In your case Nibbler added 2 extra padding chars.
    "3226,3222,3217" should be "MzIyNiwzMjIyLDMyMTc="

    November 6th, 2011 at 11:01 am
  7. @Ej52, thanks for spotting this. I probably won't have time to look for the bug soon, but if no one (it could be you!) submits a fix before I get to it, it's on my list!

    November 6th, 2011 at 11:25 am
  8. Ej52 said:

    @Thomas, temp fix based on the size of the "keyString"
    not great but produces the right amount of padding
    for Base64 encoding ;)

    len = output.length % group;

    if (keyString.length == 64)
    len = 3 - (input.length % 3);

    for (i = 0; i < len; i += 1) {

    November 6th, 2011 at 12:46 pm
  9. Ej52 said:

    @Thomas, after trying multiple math equations to get the
    padding correct based on the "dataBits" and "codeBits" it
    seems there is no way to do it.

    The only way to get the padding correct is to work out the
    quantum's seprately based on the encoding (64/32).

    Padding issue aside, Nibbler seems to work perfectly for
    base 64, 32, 16(HEX).

    November 7th, 2011 at 12:12 pm
  10. A year and a half later... fixed! It was really simple once I managed to remember that this needed fixing, at a time when I had the time to do it.

    I fixed it by replacing wrong math...

    len = output.length % group;
    for (i = 0; i < len; i += 1) {

    ...with right math:

    while (output.length % group > 0) {
    April 24th, 2013 at 4:27 am
  11. Gene said:

    I followed the example here and I can't comment there so maybe you can help

    Some times it works and some times it doesn't. I made a fiddle so you can try it.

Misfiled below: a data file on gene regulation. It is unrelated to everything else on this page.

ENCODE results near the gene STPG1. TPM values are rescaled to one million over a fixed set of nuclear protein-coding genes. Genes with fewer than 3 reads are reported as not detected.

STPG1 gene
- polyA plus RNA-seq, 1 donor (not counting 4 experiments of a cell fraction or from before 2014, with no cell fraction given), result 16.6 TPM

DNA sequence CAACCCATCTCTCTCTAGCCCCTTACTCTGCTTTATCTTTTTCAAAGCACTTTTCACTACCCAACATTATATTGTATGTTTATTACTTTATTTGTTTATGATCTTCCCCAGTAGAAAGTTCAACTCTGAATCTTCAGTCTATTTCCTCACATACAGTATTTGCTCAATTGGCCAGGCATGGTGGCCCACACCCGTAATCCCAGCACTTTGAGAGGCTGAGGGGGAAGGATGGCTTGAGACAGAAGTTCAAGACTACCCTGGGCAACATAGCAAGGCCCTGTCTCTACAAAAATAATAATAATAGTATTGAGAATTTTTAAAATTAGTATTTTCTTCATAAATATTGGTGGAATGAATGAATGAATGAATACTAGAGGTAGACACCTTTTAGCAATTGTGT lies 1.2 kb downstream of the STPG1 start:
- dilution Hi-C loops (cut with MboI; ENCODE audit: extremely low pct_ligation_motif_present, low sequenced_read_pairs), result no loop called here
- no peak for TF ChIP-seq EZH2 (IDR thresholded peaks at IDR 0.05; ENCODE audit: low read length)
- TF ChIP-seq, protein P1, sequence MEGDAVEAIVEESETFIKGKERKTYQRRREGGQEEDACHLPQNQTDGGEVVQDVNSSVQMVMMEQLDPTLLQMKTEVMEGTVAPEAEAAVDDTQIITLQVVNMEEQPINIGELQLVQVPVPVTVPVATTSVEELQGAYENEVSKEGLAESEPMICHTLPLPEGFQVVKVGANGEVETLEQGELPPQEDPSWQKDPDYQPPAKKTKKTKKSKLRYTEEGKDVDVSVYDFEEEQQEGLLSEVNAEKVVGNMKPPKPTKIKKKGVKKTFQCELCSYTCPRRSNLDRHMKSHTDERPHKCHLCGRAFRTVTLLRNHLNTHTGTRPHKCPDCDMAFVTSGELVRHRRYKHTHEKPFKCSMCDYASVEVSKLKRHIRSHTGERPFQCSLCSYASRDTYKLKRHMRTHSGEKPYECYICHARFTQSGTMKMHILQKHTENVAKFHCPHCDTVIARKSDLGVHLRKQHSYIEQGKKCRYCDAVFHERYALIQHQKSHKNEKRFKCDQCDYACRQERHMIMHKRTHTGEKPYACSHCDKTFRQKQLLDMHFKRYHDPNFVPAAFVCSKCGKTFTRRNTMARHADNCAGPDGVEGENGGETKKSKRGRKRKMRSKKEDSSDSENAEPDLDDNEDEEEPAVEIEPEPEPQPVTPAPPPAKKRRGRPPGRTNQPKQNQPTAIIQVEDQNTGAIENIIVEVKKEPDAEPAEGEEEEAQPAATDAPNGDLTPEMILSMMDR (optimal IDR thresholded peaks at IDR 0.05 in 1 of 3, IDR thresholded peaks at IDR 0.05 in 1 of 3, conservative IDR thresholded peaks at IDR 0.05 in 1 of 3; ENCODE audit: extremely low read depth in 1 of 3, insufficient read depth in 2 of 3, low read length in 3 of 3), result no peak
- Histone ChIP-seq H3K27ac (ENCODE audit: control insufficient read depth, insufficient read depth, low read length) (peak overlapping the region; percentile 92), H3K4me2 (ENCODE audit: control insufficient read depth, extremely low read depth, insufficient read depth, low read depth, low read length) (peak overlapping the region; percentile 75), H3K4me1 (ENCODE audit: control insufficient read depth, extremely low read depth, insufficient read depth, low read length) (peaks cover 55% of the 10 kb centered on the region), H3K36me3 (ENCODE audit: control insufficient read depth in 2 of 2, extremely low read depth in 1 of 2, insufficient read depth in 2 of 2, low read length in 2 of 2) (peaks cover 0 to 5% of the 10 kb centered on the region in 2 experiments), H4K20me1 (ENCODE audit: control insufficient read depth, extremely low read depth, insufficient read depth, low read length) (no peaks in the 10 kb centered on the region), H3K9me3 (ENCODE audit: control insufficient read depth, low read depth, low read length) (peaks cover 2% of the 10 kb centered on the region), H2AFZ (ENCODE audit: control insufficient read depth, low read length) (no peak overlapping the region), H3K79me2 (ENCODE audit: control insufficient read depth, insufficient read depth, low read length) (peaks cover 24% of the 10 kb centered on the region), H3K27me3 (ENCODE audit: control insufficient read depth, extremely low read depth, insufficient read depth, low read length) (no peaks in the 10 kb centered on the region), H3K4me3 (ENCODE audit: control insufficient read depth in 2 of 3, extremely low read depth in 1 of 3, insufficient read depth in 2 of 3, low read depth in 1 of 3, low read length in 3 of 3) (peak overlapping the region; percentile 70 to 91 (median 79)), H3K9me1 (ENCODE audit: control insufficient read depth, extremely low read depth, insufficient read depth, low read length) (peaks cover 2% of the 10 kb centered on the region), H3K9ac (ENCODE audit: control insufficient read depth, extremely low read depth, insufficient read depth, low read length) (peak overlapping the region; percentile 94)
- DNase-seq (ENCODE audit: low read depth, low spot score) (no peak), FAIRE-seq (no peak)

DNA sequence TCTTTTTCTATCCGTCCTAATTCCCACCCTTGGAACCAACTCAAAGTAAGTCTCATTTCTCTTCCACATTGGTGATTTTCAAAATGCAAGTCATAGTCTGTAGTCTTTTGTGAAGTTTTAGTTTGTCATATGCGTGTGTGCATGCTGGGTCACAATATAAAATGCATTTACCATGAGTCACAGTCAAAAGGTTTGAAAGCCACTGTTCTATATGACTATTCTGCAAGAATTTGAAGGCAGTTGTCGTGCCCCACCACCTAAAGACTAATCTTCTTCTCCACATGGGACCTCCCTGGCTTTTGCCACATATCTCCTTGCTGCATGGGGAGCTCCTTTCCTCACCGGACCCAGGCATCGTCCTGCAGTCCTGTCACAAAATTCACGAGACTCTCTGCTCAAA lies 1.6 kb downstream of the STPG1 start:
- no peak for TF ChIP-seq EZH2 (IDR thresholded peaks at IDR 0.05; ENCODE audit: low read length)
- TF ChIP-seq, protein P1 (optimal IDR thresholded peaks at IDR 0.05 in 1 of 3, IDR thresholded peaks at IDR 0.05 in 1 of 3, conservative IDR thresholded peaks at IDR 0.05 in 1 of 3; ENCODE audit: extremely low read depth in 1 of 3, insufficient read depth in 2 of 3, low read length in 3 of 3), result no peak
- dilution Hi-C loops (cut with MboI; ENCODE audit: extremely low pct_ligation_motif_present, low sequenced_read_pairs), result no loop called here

Nibbler only works all the time if I use the key you used in your example ABCDEFGHIJKLMNOPQRSTUVWXYZ234567 which is less secure because it isn't randomized. I tried adding padding but that didn't work and I tried other random keys besides the one in the example and those don't work all the time either.

    July 18th, 2013 at 12:13 pm
  12. Gene, the reason the example in your Fiddle doesn't work is that the key "JNUBDWRZALTX10FMM9EO3628CKKP5IVY7S" has duplicate characters. At a glance I notice two M's and two K's. Simply put, when Nibbler (or any base32 library) decodes "06M8DKK9ZDPOF" and finds an M, it has no way of knowing which M in the keyString it's supposed to be, and so it uses the first one it finds. Same for the K's. Any 32 unique ASCII characters, in any order, will be a suitable keyString for Base32. For Base64, any 64. Any duplicate characters in the keyString, even if they're not consecutive the way they are in the example, will wreck the whole thing.

    However, unrelated to this problem, the usage is completely wrong. Base32, Base64, etc. should *never* be used as encryption. These encodings are nothing more than a way of representing data in a format that can be transmitted as plain ASCII text. It's no good for keeping secrets.

    July 18th, 2013 at 1:20 pm